The Dons' average attendance of 15,500, while higher than that of their landlords, Crystal Palace, is inflated by the fact that they have already played Manchester United, Arsenal and Tottenham. The figure for Blackburn should be a true reflection of whether their football is winning the new friends it deserves.
Vinnie Jones will be absent, leading the land of his distant forefathers, as Wimbledon strive to maintain the most unexpected championship challenge since Ipswich triumphed in 1962. Blackburn, 17th but stirring, learned yesterday that Tony Parkes is prepared to continue as caretaker/manager until the summer, when Sven Goran Eriksson is free to join them.
Liverpool, trailing Wimbledon on goals scored, receive Middlesborough anxious to improve on a record of two points from the last nine available at home. They think they have problems: Boro have lost 22 and won just seven of the last 40 League games.
The errant Emerson, who looked world-class when Bryan Robson's men won on the other side of Stanley Park in September - their last victory - is set to return. Robson may also be tempted to man-mark Steve McManaman, as Sheffield Wednesday did so successfully.
Roy Evans, dismayed that stopping the wandering wonder meant stopping Liverpool, could recall Stan Collymore and/or Jamie Redknapp to redress imbalance between functionalism and flair. But with the Teessiders desperate for "a result" to stifle rumblings of disquiet over Robson's management, no one should hold their breath for a repeat of August's 3-3 goalfest.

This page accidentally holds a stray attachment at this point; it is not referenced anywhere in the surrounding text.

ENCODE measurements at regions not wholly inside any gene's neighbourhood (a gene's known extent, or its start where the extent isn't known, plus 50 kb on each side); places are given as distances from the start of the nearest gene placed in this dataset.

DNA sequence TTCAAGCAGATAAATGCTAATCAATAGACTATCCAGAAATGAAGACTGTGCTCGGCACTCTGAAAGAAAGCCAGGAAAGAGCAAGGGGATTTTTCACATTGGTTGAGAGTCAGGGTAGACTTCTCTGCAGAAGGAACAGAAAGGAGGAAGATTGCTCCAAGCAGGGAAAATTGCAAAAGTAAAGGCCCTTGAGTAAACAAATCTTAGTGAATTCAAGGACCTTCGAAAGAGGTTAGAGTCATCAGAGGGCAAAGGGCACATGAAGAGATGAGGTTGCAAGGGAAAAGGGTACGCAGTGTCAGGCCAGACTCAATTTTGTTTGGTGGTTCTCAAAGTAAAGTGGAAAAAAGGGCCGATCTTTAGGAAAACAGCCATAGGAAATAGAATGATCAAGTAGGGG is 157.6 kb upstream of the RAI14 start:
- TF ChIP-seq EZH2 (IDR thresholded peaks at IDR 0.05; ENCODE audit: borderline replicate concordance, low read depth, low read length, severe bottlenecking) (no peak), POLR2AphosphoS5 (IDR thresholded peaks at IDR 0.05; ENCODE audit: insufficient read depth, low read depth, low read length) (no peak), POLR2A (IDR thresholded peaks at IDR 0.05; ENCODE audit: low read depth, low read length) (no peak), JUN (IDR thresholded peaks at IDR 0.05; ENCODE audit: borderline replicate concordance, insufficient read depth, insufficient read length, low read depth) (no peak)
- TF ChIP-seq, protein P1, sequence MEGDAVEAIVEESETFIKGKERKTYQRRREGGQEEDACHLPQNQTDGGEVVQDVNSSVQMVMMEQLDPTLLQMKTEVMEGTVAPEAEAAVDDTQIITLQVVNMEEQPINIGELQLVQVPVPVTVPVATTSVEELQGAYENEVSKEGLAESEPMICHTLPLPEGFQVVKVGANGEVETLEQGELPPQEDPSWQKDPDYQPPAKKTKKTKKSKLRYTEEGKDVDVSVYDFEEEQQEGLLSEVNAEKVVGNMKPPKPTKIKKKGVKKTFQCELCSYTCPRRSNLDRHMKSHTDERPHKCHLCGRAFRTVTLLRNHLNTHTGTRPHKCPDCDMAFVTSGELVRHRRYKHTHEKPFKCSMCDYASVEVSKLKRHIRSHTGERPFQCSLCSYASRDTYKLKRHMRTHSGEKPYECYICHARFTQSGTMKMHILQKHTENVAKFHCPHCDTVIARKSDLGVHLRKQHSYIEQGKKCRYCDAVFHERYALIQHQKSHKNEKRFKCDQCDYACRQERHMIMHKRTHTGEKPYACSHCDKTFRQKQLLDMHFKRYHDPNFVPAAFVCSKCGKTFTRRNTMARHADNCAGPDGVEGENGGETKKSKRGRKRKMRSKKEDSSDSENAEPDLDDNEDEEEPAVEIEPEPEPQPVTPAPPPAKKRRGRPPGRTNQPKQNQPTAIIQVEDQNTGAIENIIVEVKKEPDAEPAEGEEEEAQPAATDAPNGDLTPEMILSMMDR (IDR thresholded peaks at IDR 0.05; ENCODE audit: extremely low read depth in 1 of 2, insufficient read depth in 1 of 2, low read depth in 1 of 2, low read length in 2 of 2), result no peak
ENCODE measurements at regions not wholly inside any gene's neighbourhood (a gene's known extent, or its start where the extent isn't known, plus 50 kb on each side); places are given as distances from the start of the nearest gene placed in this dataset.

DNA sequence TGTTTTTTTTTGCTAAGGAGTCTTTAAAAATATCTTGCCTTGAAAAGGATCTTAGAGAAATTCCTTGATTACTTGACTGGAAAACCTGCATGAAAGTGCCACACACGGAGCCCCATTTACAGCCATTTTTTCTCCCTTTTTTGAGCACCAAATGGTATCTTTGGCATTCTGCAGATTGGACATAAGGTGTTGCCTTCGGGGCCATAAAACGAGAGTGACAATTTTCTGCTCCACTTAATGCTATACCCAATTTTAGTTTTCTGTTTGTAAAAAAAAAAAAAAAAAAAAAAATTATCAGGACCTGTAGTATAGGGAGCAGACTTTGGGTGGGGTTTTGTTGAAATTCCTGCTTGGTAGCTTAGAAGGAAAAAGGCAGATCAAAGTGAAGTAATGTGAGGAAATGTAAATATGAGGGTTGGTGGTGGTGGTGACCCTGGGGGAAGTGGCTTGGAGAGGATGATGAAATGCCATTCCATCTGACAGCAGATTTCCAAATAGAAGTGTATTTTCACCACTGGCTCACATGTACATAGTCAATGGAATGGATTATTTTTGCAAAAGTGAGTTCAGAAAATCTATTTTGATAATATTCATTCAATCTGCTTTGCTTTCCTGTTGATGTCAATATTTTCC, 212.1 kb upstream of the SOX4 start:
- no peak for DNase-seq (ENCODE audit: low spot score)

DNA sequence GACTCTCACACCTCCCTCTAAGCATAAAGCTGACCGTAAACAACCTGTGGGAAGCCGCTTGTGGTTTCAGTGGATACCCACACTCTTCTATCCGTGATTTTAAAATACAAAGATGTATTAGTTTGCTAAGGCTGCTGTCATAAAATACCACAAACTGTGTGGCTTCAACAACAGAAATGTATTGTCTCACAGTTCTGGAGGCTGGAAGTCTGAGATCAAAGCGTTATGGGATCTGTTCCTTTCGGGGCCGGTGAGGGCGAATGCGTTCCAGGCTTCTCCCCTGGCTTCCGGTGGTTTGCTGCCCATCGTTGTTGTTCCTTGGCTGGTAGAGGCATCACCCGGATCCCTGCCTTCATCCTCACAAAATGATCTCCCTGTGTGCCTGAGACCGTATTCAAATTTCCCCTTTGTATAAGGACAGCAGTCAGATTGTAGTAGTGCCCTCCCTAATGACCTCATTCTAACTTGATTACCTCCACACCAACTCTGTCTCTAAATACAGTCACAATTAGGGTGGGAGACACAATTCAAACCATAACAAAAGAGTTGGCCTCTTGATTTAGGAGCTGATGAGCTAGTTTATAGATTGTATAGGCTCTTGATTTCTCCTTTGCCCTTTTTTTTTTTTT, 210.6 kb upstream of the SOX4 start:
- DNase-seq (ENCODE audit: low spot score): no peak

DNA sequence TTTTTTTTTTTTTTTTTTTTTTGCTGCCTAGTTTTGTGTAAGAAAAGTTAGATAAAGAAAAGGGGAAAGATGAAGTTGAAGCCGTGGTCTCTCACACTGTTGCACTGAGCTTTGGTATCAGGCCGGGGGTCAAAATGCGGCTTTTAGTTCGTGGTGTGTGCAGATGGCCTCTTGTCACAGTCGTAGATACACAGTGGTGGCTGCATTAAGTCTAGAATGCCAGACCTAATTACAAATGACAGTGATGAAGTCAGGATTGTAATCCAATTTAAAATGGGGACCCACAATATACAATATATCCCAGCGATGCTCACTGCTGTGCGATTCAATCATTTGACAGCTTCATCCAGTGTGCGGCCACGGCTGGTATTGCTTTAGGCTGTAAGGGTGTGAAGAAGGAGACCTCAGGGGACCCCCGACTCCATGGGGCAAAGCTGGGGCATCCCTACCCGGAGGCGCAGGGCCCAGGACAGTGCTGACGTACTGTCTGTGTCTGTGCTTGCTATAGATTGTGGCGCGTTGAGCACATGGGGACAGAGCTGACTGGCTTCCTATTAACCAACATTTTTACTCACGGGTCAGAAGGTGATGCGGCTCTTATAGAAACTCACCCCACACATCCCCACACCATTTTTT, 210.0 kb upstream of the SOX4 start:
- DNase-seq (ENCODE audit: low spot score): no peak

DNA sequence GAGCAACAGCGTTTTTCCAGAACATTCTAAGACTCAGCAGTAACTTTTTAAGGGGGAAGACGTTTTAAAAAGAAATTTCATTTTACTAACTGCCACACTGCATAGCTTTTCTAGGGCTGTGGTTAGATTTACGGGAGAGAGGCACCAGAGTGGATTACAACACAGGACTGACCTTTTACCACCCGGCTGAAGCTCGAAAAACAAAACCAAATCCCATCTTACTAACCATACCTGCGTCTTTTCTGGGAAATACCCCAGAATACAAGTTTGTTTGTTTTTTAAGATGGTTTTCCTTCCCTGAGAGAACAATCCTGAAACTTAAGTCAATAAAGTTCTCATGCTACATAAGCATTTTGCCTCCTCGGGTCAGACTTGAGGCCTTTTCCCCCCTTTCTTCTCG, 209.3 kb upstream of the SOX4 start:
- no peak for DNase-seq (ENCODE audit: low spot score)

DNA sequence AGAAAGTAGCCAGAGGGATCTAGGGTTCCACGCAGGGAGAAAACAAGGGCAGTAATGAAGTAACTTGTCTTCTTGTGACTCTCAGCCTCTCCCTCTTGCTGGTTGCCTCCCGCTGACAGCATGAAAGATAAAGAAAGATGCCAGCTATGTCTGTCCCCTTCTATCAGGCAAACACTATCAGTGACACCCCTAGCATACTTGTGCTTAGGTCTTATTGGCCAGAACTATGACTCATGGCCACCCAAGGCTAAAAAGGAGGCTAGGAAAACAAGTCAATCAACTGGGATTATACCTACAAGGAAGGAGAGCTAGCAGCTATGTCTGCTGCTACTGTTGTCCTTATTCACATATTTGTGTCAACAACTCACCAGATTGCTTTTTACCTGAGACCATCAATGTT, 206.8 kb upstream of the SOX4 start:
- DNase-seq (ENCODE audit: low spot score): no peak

As Eric Cantona has discovered, hell hath no fury like a Leeds fan scorned. John Scales can expect similar vilification if Gerry Francis gives the England defender his Spurs debut at Elland Road.
Scales' decision to reject Leeds was, he claimed, based on football criteria. That raised the intriguing possibility of an ex-Wimbledon player having qualms about the Yorkshire side's rugged approach of late, although the stronger likelihood is that Spurs plan to switch to a three-man defence. Scales excelled in such a system at Liverpool, as does Colin Calderwood with Scotland.
George Graham at last has a new face in his squad, though supporters may have been underwhelmed by the acquisition of Oldham's Gunnar Halle (what is it, incidentally, with Graham and Norwegians?).
Chelsea, having vindicated Graham's view that they would not fancy Leeds in the wind and rain, venture even further north tomorrow, to the sub- Arctic outpost that is Sunderland. The southern softies will, doubtless, be wearing gloves and thermal vests. As everyone knows, they do not have cold weather in London or Italy.
In the First Division, Bolton no longer have the look of runaway champions, though a home match against Ipswich should enable them to keep their distance from Sheffield United, whose resurgence faces a stern examination at Oxford.
The Second Division's outstanding fixture sends leaders Brentford to fifth-placed Burnley. Even Turf Moor's traditionally substantial support will be dwarfed, however, by the turn-out for tomorrow's Bristol derby, an occasion given added spice by Rovers' return to the city.
Meanwhile, Hull's visit to Brighton in the Third Division offers the bizarre prospect of both sets of fans remaining outside the ground to demonstrate against the respective chairmen.Reuse content